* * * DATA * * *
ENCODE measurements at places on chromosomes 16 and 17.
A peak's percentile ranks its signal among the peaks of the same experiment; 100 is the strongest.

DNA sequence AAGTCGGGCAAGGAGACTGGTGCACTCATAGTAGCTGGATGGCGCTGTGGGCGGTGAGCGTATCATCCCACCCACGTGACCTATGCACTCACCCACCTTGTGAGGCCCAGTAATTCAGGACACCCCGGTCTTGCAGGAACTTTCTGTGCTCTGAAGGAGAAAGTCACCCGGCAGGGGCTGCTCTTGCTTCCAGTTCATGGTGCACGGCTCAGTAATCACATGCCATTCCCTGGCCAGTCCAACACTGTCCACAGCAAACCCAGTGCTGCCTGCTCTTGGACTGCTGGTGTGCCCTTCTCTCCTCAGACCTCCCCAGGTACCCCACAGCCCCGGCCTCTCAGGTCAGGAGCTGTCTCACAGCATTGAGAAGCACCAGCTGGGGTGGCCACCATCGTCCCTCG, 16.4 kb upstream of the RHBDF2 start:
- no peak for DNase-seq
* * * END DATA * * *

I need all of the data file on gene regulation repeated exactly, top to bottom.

ENCODE measurements at places on chromosomes 16 and 17.
A peak's percentile ranks its signal among the peaks of the same experiment; 100 is the strongest.

DNA sequence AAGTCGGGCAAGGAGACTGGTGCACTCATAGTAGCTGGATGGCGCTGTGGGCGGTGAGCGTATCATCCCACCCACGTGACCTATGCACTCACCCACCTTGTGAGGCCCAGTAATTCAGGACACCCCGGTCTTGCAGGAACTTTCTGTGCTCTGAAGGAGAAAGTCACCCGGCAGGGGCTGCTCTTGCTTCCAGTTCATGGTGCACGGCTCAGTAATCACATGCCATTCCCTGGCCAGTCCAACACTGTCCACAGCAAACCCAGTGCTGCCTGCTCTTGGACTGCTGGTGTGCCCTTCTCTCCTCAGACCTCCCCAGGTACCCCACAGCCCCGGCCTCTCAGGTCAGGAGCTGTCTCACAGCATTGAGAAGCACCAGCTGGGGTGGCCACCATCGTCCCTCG, 16.4 kb upstream of the RHBDF2 start:
- no peak for DNase-seq